“Sometimes,' said Pooh, 'the smallest things take up the most room in your heart.” ― A.A. Milne
Its been a while, I missed writing. I am still "comin round the mountain". Sing it with me people.
This past treatment day I had what felt like a army of friends who had picked me up, dropped me off and came to see me. I don't think I will ever be able to express how much that means. Always done without hesitation. The big excitement was the arrival of one of my sisters ( she is older but we will just keep that amongst ourselves). Most of my biological family lives in Ontario and Quebec so happy to see her coming. Last two treatment I managed to get the chemo chair that looks straight out the entrance doors in the treatment area. I am like the greeting committee when you come in, the first person you see. This could be a good and bad thing as I cried like I was watching the Notebook ending last treatment. I like the perch as I can see everyone who comes and goes, it always humbles me. Each face that comes through riddled with emotion both happy and sad. I see people who come on their own for chemo with bravery I have yet to attain. My bravery comes from all the people who have been lifting me through this, telling me I can. Maybe we r the same, I don't know. I had also come fully prepared to tell the nurse how to get my iv in my arm, nice and easy. I had spent two days preparing nice plump veins for them. I drank a lake of water, had a massage done with love, and shook my arm down to the ground. The nurse comes over and asks " do you have a port?" I say " no". I try to interject all the wonderful, proactive things I did, but she turns and is gone. She comes back and looks at me like " I got this under control" and pops that needle in like butter. I would like to believe that all my efforts made for a easy iv set up, but her confidence in getting it in wins as well. I thanked her all day long for making what is a stressful thing for me, simple.
My sister arrived and it was wonderful. She got to stay at the hospital for the full 7 hours due to the fact my chemo never came till very late ( shhhh pharmacy never got it, took four hours to figure that out). Before treatment day though, I had messed up my steroids, as in, I did not take enough. To all the people who may ever have to do chemo or knows someone who has to do it, tell them not to screw up their steroids. They gave me iv steroids to make up for my mistake. In the days to come I was like the Road Runner on Bugs Bunny, I am not sure what my sister thought of it all. She watched me go around like a whirling dervish, for a couple of days, but then as usual I stopped whirling. A gentle reminder from the chemo, of what is actually happening. Simmer down girl, simmer down it tells me.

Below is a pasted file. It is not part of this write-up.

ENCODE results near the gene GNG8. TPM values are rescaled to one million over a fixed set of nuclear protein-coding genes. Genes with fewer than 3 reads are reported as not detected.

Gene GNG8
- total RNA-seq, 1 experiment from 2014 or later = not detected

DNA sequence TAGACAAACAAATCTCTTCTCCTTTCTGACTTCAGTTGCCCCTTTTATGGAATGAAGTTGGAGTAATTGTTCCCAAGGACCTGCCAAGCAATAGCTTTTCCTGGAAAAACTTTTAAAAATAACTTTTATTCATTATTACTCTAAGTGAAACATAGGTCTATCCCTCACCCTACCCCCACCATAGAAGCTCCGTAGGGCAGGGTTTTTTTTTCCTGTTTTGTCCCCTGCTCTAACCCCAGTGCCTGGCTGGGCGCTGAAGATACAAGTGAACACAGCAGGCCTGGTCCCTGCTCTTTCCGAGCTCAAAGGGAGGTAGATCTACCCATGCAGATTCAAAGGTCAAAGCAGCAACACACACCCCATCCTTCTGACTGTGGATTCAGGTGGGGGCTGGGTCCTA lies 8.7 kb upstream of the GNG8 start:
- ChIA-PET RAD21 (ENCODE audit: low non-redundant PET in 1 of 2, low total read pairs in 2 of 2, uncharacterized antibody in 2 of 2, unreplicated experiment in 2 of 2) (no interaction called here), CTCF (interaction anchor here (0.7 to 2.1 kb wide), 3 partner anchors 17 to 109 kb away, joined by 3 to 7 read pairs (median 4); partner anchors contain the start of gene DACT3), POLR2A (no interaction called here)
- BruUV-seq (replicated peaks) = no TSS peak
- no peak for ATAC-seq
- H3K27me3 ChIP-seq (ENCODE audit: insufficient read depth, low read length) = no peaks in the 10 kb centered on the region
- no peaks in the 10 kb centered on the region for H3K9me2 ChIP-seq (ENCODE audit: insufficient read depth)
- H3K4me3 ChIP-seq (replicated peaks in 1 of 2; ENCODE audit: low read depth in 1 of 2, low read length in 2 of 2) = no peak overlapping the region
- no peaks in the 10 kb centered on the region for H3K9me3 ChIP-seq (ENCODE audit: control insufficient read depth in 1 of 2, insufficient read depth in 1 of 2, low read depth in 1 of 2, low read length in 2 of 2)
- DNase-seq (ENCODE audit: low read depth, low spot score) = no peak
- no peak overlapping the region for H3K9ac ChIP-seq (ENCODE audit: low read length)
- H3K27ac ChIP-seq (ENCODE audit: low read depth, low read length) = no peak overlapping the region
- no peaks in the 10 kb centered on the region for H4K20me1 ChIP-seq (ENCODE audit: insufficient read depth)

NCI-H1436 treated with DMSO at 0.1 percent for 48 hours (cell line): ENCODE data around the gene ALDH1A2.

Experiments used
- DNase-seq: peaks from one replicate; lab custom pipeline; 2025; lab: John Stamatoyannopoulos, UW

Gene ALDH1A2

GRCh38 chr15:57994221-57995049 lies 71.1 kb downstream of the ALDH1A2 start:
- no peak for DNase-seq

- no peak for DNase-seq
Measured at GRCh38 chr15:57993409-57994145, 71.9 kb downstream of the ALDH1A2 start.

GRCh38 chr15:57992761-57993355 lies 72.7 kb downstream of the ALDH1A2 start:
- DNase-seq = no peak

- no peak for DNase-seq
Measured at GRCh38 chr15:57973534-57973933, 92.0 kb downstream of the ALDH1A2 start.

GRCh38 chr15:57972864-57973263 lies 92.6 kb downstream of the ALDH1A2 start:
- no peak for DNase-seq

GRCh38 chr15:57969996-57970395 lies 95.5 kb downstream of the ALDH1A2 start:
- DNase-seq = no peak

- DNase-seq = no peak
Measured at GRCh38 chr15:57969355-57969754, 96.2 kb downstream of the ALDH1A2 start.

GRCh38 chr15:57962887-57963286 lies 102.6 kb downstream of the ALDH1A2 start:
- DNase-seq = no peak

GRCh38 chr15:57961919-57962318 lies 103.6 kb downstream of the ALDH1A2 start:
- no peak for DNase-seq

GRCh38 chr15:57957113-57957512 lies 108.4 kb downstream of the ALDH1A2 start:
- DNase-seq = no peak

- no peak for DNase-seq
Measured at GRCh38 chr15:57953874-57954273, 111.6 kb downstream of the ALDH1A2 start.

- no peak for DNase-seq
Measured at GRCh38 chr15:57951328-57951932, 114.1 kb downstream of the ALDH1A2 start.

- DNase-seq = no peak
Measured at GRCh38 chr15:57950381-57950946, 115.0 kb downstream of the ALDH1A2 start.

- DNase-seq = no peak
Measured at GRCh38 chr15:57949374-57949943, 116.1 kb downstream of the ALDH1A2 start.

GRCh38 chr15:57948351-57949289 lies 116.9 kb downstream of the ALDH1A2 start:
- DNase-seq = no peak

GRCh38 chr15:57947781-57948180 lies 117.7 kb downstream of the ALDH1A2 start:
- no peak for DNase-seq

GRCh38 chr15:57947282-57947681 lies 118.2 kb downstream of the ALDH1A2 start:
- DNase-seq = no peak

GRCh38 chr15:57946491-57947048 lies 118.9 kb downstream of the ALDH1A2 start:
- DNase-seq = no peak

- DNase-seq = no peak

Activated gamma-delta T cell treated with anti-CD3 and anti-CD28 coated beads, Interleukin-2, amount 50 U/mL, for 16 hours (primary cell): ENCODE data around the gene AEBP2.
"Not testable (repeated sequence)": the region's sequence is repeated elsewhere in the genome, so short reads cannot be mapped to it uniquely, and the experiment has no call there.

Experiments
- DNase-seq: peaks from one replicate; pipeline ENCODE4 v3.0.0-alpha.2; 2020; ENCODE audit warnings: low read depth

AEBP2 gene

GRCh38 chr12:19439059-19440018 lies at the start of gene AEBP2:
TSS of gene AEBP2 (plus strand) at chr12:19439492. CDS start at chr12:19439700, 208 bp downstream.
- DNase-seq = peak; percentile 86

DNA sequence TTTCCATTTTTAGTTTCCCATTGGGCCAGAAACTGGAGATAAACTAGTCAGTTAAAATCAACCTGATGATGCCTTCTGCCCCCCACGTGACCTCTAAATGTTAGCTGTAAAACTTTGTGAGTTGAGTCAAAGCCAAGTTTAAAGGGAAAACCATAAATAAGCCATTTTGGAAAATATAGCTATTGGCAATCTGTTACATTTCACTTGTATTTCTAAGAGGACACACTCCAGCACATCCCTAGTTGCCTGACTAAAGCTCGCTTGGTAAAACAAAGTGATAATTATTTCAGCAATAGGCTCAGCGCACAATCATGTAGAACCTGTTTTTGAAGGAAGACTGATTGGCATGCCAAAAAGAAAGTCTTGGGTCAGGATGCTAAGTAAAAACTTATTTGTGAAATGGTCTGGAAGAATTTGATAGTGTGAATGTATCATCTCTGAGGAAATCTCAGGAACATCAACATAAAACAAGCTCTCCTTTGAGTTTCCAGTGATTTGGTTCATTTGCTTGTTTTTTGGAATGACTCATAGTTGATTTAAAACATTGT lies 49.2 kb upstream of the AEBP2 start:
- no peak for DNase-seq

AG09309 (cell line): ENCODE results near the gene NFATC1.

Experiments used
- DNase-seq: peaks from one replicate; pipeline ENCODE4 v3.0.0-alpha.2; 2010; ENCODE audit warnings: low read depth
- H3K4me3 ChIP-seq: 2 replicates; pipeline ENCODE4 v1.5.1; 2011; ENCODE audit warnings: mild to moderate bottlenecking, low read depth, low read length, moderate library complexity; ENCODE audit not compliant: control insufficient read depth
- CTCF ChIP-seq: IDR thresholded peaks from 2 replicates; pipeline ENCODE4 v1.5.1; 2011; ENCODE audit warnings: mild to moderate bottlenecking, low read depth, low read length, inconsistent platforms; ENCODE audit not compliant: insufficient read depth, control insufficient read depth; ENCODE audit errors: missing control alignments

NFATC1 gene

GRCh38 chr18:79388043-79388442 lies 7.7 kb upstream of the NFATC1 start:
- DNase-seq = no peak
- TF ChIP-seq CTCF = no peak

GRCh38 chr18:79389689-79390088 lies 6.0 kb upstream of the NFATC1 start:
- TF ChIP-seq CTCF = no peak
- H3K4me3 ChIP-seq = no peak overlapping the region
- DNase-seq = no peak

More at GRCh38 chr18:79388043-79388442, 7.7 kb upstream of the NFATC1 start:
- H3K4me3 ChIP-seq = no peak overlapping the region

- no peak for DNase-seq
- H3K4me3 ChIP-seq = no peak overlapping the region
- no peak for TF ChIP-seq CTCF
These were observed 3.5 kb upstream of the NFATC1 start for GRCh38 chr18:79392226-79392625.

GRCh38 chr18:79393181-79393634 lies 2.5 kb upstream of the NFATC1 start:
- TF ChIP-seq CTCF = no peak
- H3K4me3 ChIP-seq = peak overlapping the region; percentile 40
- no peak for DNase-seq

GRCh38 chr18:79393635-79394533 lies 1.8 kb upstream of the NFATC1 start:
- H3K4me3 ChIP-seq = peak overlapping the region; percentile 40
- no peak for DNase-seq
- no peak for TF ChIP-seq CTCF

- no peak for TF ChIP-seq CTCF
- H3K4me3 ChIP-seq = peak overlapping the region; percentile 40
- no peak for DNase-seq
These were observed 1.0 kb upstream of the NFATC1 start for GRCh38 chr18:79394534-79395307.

I got news the next day that my biopsy was scheduled for the following Monday, something I was dreading. All the what if's and maybe's came rushing back. It takes a lot of energy and control to keep those thoughts at bay. I had my sister here with me so I was grateful for that. We went that Monday and I get called in for my appointment. I lay down on the table and I am ready for it, for anything. Truth is I don't want anything. I want it to be okay. The doctor comes in after reviewing my MRI and quickly locates the lymph node that has caused all this flurry. " Its normal she says". She calls out to technician "' cancel the biopsy". I am in shock. I thought she was gonna say something else. I had completely prepared for the worse. She says I can go. I get up and leave. Everything has completely gone over my head. I return to the waiting area quickly and tell my sister the news. She cries and hugs me but I am numb. Hello, good news Sondria!!! I think then somebody has stolen my brain, cause I can't react. Not to worry though I had myself a great little meltdown later because the steroids were wearing off and the crash you feel from them aids in any emotional outbursts that might be needed. I am so blessed lol.
I spent the next couple of days enjoying my sister till she had to leave to go home. I had been noticing while she was here how horrible I was feeling later in the days, which in other treatments was not the case. I had expected to feel pretty much the same as before, but this one was different. I normally pushed through feeling like a bag of smashed marbles, this time is a bit more of a challenge. I can feel the cumulative effect on my body. People say to me " only one more treatment." I keep thinking " don't ever use the word only or just with chemo treatment". The chemo drugs will put you in your place on that. I am grateful to be heading towards the end of this particular part of the plan, but it doesn't end with the last injection of drugs sadly. There are drugs to be taken and boobs to rebuild.
I managed to squat in a bit of fun because I suffer terribly from a case of FOMO ( fear of missing out). Its a chronic condition and should be treated immediately but there is no cure known. Its mostly a mental condition that can manifest into anxiety around missing out on anything that makes you laugh or happy. Debilitating texting and facebooking behaviours can result. So with the help of a hot bath, a bit of drugs and good makeup I got out. Birthday's and a dinner with great friends, it was wonderful. They always make me laugh, and I feel the love. I am reminded that life keeps going and so must I, especially if I don't want to miss out. lol. Nothing like a bit of motivation.
I sit here in anticipation of another family member coming to visit. I love being someones little sister.